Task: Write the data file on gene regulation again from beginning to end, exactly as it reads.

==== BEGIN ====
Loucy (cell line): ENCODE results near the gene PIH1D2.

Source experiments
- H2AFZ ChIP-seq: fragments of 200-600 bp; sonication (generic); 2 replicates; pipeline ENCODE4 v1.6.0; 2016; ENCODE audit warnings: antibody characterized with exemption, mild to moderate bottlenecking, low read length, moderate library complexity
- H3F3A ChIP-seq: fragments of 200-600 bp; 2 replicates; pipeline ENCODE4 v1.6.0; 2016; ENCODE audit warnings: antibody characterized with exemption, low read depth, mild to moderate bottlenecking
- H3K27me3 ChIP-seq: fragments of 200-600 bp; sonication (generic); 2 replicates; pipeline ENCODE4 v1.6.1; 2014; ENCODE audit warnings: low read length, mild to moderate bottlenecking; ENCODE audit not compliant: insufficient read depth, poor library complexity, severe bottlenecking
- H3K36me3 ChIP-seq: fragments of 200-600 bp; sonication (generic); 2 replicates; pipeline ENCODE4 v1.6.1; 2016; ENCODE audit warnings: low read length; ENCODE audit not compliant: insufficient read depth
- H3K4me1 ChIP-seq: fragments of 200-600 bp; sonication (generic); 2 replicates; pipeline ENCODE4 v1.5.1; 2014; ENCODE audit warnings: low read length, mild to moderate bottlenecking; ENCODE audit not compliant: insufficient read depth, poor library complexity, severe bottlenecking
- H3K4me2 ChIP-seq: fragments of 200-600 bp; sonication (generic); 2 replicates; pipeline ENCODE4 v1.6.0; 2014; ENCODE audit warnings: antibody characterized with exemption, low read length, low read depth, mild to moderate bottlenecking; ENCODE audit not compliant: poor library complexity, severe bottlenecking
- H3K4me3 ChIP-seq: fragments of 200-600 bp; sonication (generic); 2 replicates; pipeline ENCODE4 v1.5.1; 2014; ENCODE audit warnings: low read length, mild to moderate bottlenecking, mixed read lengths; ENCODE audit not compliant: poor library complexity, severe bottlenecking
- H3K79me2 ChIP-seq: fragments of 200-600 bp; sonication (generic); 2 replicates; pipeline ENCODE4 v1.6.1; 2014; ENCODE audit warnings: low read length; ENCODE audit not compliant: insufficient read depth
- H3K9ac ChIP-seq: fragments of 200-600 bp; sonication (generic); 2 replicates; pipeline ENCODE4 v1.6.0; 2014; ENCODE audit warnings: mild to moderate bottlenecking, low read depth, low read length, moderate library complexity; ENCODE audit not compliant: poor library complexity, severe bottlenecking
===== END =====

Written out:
Loucy (cell line): ENCODE results near the gene PIH1D2.

Source experiments
- H2AFZ ChIP-seq: fragments of 200-600 bp; sonication (generic); 2 replicates; pipeline ENCODE4 v1.6.0; 2016; ENCODE audit warnings: antibody characterized with exemption, mild to moderate bottlenecking, low read length, moderate library complexity
- H3F3A ChIP-seq: fragments of 200-600 bp; 2 replicates; pipeline ENCODE4 v1.6.0; 2016; ENCODE audit warnings: antibody characterized with exemption, low read depth, mild to moderate bottlenecking
- H3K27me3 ChIP-seq: fragments of 200-600 bp; sonication (generic); 2 replicates; pipeline ENCODE4 v1.6.1; 2014; ENCODE audit warnings: low read length, mild to moderate bottlenecking; ENCODE audit not compliant: insufficient read depth, poor library complexity, severe bottlenecking
- H3K36me3 ChIP-seq: fragments of 200-600 bp; sonication (generic); 2 replicates; pipeline ENCODE4 v1.6.1; 2016; ENCODE audit warnings: low read length; ENCODE audit not compliant: insufficient read depth
- H3K4me1 ChIP-seq: fragments of 200-600 bp; sonication (generic); 2 replicates; pipeline ENCODE4 v1.5.1; 2014; ENCODE audit warnings: low read length, mild to moderate bottlenecking; ENCODE audit not compliant: insufficient read depth, poor library complexity, severe bottlenecking
- H3K4me2 ChIP-seq: fragments of 200-600 bp; sonication (generic); 2 replicates; pipeline ENCODE4 v1.6.0; 2014; ENCODE audit warnings: antibody characterized with exemption, low read length, low read depth, mild to moderate bottlenecking; ENCODE audit not compliant: poor library complexity, severe bottlenecking
- H3K4me3 ChIP-seq: fragments of 200-600 bp; sonication (generic); 2 replicates; pipeline ENCODE4 v1.5.1; 2014; ENCODE audit warnings: low read length, mild to moderate bottlenecking, mixed read lengths; ENCODE audit not compliant: poor library complexity, severe bottlenecking
- H3K79me2 ChIP-seq: fragments of 200-600 bp; sonication (generic); 2 replicates; pipeline ENCODE4 v1.6.1; 2014; ENCODE audit warnings: low read length; ENCODE audit not compliant: insufficient read depth
- H3K9ac ChIP-seq: fragments of 200-600 bp; sonication (generic); 2 replicates; pipeline ENCODE4 v1.6.0; 2014; ENCODE audit warnings: mild to moderate bottlenecking, low read depth, low read length, moderate library complexity; ENCODE audit not compliant: poor library complexity, severe bottlenecking